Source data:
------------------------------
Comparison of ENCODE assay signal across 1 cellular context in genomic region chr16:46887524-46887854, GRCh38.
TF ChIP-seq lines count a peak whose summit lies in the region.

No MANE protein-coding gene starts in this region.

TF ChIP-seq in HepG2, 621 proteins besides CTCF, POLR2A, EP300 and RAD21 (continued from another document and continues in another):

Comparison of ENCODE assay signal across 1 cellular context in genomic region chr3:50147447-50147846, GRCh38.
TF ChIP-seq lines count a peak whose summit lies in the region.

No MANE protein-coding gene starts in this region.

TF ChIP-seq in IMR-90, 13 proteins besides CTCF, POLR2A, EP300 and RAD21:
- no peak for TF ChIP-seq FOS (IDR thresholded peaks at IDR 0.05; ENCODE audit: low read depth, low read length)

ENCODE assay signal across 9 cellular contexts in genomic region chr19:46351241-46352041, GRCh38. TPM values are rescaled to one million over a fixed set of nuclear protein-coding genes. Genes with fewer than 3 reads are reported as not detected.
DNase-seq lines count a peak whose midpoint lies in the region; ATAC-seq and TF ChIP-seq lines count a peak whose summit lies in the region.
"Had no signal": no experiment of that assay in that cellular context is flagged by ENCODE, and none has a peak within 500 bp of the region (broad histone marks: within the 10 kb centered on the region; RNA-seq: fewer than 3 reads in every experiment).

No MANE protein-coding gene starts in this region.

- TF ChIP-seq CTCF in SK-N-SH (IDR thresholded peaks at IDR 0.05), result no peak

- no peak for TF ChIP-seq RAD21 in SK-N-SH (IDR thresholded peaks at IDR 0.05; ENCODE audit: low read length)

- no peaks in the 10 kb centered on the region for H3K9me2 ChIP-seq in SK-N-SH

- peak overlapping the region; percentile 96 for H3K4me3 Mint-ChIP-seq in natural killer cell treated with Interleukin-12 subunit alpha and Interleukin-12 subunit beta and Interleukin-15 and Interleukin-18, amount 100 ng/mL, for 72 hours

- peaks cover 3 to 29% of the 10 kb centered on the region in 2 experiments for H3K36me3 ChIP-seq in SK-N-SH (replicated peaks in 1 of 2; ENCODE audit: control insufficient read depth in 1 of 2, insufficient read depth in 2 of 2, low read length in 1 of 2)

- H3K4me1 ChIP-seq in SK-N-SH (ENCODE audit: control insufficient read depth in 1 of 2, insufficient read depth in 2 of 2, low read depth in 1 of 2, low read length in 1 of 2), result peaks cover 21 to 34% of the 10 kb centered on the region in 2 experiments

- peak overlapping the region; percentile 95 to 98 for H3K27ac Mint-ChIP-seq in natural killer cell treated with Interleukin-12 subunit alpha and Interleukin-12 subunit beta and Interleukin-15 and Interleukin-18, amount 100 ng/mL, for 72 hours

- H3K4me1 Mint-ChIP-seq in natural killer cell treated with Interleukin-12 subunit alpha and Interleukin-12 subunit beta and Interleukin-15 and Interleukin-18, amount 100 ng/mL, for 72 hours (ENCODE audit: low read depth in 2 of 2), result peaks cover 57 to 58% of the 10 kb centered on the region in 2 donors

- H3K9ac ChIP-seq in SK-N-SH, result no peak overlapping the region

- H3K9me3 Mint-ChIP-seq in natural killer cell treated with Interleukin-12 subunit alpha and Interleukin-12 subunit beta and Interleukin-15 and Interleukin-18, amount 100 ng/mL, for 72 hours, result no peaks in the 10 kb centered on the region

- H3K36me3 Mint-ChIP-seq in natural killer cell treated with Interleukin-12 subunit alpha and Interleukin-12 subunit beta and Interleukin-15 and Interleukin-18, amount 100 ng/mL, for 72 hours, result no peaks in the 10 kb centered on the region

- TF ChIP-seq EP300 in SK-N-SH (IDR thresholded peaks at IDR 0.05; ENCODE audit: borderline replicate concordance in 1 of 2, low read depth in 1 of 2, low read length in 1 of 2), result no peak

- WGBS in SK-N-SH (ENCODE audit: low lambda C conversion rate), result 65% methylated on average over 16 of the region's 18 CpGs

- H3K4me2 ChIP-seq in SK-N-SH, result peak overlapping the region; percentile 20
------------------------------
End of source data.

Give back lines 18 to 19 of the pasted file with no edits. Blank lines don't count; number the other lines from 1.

- peaks cover 3 to 29% of the 10 kb centered on the region in 2 experiments for H3K36me3 ChIP-seq in SK-N-SH (replicated peaks in 1 of 2; ENCODE audit: control insufficient read depth in 1 of 2, insufficient read depth in 2 of 2, low read length in 1 of 2)

- H3K4me1 ChIP-seq in SK-N-SH (ENCODE audit: control insufficient read depth in 1 of 2, insufficient read depth in 2 of 2, low read depth in 1 of 2, low read length in 1 of 2), result peaks cover 21 to 34% of the 10 kb centered on the region in 2 experiments